Video How to Live On A Sailboat and Travel the World (1 Viewer)


Mar 4, 2015
I recently met a couple who had just embarked on becoming full time "liveaboards." I joined them for a few days on their sailboat. Here is some insight on how to take the steps to this lifestyle from their perspective.

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Feb 22, 2011
VA for now
They seem like nice people. I bet it would be fun to hang out with those folks. I disagree with the getting lessons bit tho, you can buy a small boat for less then lessons will set you back, and unless you have sailing experience you have no idea what the correct boat for your needs will be until you live on one for a while. I think if you are a beginner, you are better off buying a small livable boat for less then $3k, 26 ft or less, living on it for a year or so, and learn to sail. A boat this size is going to be easy to manhandle if you mess up, and will be a lot more forgiving of mistakes for a newb. Just over insure it, so if you sink it some how you will make out good. (I am still yet to meet someone who sunk a boat for anything other then self admitted blatant stupidity/ alcohol.) The advantage of doing it this way is you learn how to fix things yourself since they are small and manageable, and every boat is a project regardless how much you buy it for. I promise you your first boat is very different thing from your ideal boat, and these lessons can only be learned through hard experience, or really fat wallets to compensate for mistakes. Spending a lot of time on the water and on boats will teach you everything you need to know, so your second boat (actual ideal boat) will be worlds different then what you imagined the past year. Plus you will realize the boat market is way over inflated, and a craft is usually worth about half of what the owner is trying to sell it for. If you get to really know boats it will save you a lot of headache and money when you buy your second boat. (bigger and more expensive) Do not get caught in the "Need a bigger boat" trap. One of the lessons time on a boat will teach you is that you truly want the smallest boat you can get away with. As the boat gets bigger, in a linear model, the cost of ownership and maintenance goes up by a multiple of 4. Anything over 30ftish (give or take a bit) starts to run into real money. The cost of rigging for a 30 ft boat vs a 35 ft boat is a separation of thousands of dollars, so it is no joke. Even bottom paint will cost you almost twice as much on a 35 ft boat vs a 30 ft boat. Just beware of this. Of course there is a thousand ways to skin a cat, and this is just my opinion.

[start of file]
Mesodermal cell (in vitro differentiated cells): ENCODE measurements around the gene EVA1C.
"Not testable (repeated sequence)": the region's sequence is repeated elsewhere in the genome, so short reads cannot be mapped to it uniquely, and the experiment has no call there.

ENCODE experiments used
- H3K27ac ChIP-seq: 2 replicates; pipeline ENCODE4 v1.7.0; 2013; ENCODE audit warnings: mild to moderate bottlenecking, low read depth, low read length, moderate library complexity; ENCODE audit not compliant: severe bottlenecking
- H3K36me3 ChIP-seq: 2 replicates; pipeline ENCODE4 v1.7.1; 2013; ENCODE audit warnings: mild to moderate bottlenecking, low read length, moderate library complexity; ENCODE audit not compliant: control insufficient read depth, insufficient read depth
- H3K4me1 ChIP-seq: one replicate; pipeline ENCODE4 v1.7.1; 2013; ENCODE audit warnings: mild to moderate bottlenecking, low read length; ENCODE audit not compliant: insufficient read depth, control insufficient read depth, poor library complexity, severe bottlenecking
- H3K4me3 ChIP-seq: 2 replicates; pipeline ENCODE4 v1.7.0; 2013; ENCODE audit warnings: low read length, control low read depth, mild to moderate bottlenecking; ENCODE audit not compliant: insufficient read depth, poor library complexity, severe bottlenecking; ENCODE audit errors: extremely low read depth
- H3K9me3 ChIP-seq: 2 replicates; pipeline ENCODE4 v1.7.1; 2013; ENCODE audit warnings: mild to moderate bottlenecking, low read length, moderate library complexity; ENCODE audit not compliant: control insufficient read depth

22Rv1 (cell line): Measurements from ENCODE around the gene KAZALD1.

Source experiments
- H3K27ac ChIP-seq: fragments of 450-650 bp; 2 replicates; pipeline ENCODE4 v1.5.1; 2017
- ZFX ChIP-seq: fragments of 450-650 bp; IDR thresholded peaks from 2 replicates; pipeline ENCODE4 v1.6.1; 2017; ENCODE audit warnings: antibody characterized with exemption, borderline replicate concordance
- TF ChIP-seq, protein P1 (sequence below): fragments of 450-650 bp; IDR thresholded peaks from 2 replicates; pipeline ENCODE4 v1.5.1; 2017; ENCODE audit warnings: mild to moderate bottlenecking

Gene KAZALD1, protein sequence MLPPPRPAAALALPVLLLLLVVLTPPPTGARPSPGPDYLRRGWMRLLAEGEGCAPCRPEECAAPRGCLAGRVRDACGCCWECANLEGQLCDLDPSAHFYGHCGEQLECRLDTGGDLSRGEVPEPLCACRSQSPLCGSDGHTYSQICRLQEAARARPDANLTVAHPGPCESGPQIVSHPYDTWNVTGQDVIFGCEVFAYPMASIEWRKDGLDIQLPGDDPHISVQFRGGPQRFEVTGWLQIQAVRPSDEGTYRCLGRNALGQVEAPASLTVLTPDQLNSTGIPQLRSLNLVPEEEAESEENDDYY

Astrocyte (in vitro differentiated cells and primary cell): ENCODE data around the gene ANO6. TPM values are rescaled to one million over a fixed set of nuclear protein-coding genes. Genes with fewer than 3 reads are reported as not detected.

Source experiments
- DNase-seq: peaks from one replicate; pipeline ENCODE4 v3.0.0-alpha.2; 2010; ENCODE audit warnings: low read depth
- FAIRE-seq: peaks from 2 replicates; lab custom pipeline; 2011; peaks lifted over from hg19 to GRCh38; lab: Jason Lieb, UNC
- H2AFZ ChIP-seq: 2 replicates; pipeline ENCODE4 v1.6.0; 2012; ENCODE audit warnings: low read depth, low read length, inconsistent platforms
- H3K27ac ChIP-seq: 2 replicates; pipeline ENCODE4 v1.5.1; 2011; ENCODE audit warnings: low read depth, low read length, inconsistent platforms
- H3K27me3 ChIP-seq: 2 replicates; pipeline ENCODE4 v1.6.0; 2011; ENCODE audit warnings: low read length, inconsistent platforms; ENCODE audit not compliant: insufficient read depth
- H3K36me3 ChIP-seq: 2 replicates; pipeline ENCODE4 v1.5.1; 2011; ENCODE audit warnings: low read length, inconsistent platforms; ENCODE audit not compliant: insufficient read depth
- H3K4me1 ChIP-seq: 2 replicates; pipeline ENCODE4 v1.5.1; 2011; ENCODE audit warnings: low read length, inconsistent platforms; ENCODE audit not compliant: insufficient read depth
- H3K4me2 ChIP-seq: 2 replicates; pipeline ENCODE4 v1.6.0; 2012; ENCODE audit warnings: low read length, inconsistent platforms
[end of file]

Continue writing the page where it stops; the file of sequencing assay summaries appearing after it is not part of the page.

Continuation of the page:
Matt Derrick

Semi-retired traveler
Staff member
Aug 4, 2006
Austin, TX
i'm curious why you decided to disable embedding in other websites? that can seriously hurt the amount of views you get on the video...

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